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close this bookCrops and Cropping Systems (IIRR, 1992, 43 p.)
View the document(introduction...)
View the documentMessage
View the documentProceedings of the workshop
View the documentList of participants
View the documentCurrent program thrusts in upland development
View the documentCropping systems: an overview
View the documentFiber crops and technologies
View the documentRoot crops for food, feed and income
View the documentUpland rice cultivation with agroforestry
View the documentIntercropping under residual or logged-over areas
View the documentRice paddy in upland areas

Rice paddy in upland areas

FIG. 1. Rice paddy in upland areas

Upland rice paddy is the conversion of a portion of a live or intermittent creek or gully into an irrigated rice production areas. This addresses the problem of lack of suitable area for crop production, maximizing the use of space and full utilization of limited water supply.

The technology needs minimum inputs in terms of manpower and materials; however, it needs a longer time to finish. When constructing a series of rice paddies, it is recommended to start from the lowest portion of the creek or gully.


FIG. 1. Site Selection

Select a portion of a live or intermittent creek or gully for conversion into irrigated rice paddy based on the following: (a) creek or gully bed gently sloping; (b) the width and depth of the creek or gully is not more than three meters and one meter, respectively; (c) the soil of the area immediately adjacent to the site is a clay to clay loam type; and, (d) the area is not prone to flash flooding.

FIG. 2. Construction of Dike.

Lay out on the ground the dike with at least one meter base and half a meter top dimension. For a firmer support, excavate 0.25 to 0.5 m and/or until reaching the clay foundation. Construct the dike using readily available materials in the site. The dike can be either earth or mixed materials. Allow a small opening in the dike in order to drain excess water.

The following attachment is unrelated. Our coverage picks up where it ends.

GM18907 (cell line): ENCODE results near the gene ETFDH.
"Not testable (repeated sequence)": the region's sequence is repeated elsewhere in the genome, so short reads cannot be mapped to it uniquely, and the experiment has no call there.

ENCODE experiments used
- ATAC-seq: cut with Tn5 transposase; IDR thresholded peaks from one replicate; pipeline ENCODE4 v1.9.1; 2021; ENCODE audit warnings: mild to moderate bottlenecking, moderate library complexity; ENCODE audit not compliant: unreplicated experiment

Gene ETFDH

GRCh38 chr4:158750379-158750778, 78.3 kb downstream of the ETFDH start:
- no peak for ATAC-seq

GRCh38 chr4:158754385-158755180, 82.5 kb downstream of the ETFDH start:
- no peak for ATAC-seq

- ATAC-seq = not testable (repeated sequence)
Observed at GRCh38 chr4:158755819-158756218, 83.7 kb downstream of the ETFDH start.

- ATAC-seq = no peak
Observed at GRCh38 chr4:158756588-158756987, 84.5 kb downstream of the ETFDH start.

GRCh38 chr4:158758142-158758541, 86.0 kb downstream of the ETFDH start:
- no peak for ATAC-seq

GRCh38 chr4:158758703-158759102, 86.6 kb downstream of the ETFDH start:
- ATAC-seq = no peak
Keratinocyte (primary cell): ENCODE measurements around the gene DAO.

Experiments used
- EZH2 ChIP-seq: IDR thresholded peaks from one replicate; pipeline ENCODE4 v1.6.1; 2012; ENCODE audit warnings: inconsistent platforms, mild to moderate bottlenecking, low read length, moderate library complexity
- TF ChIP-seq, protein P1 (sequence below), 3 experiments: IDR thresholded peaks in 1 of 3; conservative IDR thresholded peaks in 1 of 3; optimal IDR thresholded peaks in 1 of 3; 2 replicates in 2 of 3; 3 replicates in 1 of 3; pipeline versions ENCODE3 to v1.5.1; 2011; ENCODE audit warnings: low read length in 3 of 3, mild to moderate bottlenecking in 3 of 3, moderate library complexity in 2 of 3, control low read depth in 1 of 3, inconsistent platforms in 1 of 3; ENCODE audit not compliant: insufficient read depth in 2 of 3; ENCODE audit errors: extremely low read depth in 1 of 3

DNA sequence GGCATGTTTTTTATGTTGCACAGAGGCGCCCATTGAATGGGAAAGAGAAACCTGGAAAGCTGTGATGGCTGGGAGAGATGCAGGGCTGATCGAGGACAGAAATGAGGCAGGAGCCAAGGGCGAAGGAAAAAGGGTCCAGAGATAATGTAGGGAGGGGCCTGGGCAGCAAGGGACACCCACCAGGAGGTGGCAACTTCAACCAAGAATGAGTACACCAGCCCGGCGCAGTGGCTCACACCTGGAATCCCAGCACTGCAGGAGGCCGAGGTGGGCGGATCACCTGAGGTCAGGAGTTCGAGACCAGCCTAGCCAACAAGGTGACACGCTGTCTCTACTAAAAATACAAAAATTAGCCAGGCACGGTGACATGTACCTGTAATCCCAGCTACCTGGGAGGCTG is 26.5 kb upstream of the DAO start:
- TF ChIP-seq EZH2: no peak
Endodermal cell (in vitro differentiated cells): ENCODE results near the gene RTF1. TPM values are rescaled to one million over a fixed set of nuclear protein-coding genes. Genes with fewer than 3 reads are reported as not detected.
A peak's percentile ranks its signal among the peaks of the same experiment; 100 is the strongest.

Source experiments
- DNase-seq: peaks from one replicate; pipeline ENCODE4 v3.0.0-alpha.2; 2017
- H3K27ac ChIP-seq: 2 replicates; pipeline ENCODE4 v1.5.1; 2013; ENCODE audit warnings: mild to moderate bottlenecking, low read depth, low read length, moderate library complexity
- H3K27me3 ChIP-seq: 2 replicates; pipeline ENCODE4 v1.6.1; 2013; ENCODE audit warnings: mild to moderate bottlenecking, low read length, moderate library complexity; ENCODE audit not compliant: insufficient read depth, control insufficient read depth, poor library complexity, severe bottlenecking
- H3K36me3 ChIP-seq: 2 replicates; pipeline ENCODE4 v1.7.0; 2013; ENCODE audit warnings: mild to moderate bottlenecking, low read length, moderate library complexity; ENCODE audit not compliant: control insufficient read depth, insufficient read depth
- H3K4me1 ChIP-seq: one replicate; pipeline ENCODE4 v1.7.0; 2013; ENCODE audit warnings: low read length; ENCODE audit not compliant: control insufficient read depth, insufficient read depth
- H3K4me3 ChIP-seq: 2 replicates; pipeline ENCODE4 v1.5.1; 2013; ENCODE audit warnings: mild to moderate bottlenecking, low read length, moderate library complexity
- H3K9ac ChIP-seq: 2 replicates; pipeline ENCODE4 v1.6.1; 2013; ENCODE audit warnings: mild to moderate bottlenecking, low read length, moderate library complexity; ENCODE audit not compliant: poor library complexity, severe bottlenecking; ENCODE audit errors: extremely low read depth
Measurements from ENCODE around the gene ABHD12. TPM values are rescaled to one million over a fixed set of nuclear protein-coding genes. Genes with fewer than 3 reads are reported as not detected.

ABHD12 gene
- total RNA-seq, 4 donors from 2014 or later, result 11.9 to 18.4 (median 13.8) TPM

FIG. 3. Filling up the dike.

Dump all farm wastes into the dike, such as leaves, stems, husks and other trimmings. Hasten the filling up of the dike by loosening the soil in the adjacent area with the use of a plow or hoe and allow it to erode into the dike. Adjust the dike opening as it is being filled up with materials. While the dike is being filled up, it can be used as a fishpond, mud hole for working animals, crop production area for water-based plants and/or water catchments.

FIG. 4. Construction of Water-impounting Dam and Drainage Canal.

After filling up the dike and converting it into rice paddy, construct a water impounding dam above-the dike in order to control the water flow into the converted rice paddy.

5. Maintenance of the Dike, Water-impounding Dam and Drainage Canal. Regular maintenance should be conducted in the form of checking and repairing for water leakages for the waterimpounding dam, siltation and obstruction of drainage canals and breakages on the dike.


1. When completely finished, the area will serve as an additional area for the production of basic food needs of the household. It usually becomes the prime production area of the farm.

2. While still under construction, the area will serve any or all of the following: (a) dumping site for farm wastes; (b) wallowing holes for working animals; (c) catchment area for eroded soil; (d) fishpond; (e) crop production area for water-based crops; and, (f) water impoundment for watering other crops.

3. The area will also serve as soil erosion measures and will minimize siltation of rivers and streams as well as control the water flow.


1. When not properly constructed, the area will become a major source of soil erosion that may affect the downstream areas.

2. It takes a longer time (up to a year, in some cases) to fill up the dike, especially when not enhanced.